President Roosevelt, who had spoken publicly before about the U.S.’s commitment to mutual defense, dismissed criticisms in the U.S., arguing that the Ogdensburg Agreement was simply a long overdue extension of the Monroe Doctrine which established that the U.S. would not stand for interference from European or other powers in the affairs of the Americas.
Most importantly, the agreement established the Permanent Joint Board on Defence, a body composed of top military officials which meets twice a year to discuss issues concerning mutual defense. With the U.S. officially neutral, the agreement helped pave the way for the British to buy war supplies using Canada as a go between. The Permanent Joint Board on Defense has been a fixture in establishing U.S. - Canadian defense policies for the past 80 years.
Sadly, few Ogdensburg residents today remember that our community hosted two of North America’s great wartime leaders on the eve of World War II. The Sherman Inn is keeping the memory alive in its Franklin D. Roosevelt Suite as a testament to our community’s rich history and heritage.
The Sherman Inn recently enjoyed a few days with Giovanni Colavita and his son, Leonardo, who stayed with us while Leonardo raced at the Morristown race complex.
Sherman Inn Receives Colavita Gift Basket
Giovanni, the CEO of the family-owned company, sent us this wonderful gift basket of Colavita products imported from Italy. The firm produces and distributes a wide variety of olive oils, pasta, and other Italian products.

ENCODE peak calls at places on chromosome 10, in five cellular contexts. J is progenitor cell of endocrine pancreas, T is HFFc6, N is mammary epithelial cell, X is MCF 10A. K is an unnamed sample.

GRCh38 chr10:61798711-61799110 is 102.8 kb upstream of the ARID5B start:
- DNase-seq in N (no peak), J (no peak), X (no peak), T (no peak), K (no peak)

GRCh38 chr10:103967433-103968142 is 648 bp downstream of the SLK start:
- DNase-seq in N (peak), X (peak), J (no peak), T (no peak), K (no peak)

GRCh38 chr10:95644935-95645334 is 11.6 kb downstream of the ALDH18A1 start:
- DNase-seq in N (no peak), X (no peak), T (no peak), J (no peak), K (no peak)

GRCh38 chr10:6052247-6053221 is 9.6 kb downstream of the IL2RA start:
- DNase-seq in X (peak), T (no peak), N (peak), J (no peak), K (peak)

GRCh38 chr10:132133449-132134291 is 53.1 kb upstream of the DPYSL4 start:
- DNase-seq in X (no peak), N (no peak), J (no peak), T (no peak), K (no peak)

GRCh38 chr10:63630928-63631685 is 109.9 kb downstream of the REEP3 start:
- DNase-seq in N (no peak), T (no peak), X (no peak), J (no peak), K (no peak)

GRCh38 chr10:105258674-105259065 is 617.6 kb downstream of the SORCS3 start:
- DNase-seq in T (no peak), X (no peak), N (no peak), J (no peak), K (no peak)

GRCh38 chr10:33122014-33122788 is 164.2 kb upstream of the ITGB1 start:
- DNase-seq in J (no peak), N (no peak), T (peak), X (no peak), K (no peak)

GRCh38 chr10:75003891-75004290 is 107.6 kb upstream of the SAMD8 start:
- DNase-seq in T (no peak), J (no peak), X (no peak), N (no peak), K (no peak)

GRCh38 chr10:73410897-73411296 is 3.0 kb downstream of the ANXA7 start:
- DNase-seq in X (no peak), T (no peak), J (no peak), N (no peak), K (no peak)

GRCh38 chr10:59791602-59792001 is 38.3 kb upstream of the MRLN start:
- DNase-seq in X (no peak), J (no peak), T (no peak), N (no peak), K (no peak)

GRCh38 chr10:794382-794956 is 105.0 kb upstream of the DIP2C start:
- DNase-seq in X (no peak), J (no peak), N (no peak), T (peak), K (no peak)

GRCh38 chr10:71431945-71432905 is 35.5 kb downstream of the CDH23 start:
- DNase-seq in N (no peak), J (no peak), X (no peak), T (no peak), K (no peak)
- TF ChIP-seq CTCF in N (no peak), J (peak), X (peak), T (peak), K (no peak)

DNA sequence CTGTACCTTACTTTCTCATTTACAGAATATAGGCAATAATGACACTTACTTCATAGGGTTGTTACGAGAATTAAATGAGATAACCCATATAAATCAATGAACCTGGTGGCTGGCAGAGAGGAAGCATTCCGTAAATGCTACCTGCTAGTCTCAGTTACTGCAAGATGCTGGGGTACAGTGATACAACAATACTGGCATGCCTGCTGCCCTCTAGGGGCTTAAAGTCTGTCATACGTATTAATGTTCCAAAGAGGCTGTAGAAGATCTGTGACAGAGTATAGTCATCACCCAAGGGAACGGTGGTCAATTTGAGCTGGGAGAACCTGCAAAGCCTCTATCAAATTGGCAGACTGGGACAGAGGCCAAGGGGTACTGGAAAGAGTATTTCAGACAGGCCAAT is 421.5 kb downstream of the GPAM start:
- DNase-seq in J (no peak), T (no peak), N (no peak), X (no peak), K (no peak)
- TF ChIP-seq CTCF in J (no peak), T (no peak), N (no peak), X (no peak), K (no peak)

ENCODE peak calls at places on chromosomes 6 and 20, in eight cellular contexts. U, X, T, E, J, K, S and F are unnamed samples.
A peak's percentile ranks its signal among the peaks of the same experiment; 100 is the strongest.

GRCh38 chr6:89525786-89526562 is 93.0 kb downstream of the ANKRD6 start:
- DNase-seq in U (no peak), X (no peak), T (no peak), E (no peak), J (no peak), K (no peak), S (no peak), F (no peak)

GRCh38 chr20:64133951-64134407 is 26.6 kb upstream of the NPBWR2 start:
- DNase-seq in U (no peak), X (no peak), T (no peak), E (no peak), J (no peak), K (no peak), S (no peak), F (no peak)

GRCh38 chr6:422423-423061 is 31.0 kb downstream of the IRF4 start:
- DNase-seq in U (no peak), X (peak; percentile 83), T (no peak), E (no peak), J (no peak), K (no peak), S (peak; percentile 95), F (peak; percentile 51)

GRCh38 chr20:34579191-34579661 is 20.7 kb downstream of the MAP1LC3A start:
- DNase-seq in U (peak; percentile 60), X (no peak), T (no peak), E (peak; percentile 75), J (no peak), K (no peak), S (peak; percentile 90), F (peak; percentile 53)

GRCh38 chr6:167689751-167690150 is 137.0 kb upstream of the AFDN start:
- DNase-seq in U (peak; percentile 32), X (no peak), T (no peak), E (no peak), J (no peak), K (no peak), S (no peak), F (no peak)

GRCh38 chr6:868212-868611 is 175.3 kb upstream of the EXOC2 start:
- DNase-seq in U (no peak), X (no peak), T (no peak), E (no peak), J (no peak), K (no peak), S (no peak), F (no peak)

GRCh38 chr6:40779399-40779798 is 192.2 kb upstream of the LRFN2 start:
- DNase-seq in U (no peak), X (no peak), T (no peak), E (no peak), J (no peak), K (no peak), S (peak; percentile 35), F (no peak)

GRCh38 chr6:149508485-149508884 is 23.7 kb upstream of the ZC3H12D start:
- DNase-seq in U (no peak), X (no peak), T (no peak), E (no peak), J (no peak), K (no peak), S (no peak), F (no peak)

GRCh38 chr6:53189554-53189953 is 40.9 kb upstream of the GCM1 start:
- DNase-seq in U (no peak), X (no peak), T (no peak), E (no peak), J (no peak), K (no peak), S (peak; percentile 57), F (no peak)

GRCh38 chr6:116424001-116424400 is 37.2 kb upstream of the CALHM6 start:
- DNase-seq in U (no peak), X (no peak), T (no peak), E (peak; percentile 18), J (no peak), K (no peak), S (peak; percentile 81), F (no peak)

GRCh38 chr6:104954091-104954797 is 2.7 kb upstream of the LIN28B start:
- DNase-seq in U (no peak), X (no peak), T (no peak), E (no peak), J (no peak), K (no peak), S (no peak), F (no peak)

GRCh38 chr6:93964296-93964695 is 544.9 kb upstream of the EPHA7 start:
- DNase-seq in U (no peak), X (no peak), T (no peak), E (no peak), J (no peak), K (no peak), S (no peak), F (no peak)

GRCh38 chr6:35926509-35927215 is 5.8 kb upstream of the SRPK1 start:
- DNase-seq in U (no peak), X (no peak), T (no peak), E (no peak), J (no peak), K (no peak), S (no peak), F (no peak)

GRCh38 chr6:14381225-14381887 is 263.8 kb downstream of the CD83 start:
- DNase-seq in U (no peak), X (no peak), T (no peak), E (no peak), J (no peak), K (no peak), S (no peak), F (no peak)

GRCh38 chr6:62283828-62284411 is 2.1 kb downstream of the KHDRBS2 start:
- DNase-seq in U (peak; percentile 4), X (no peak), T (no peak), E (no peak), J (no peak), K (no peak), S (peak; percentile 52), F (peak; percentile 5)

Donna and I were surprised and delighted to receive such a wonderful surprise. We are looking forward to hosting the Colavita's the next time they come back up to Northern New York.
We're pleased to announce the addition of our new "Grover Cleveland Suite" at Sherman Inn.
Grover Cleveland Suite at Sherman Inn
The Grover Cleveland Suite has two queen size beds, private bath, 32-inch flat screen HD television, and a comfortable sitting area.
Inn common areas also include:
Check out some additional pictures of the Grover Cleveland Suite below.
Old Ogdensburg school turned into an Inn.
Sherman Inn on Channel 7 News
"I want to thank my friends, Keith Benman, News Director Scott Atkinson, Live at Five Anchor John Moore and 6 o'clock News Anchor Jeff Cole for broadcasting a wonderful story about how Donna and I have taken over the Sherman Inn in Ogdensburg and intend to carry on the traditions established by John Wade and Carlos Lopez when they transformed this historic elementary school into a luxurious bed and breakfast." - James Reagen, Sherman Inn Co-Owner
Click here to read the full article and view the video on WWNYTV Channel 7 News.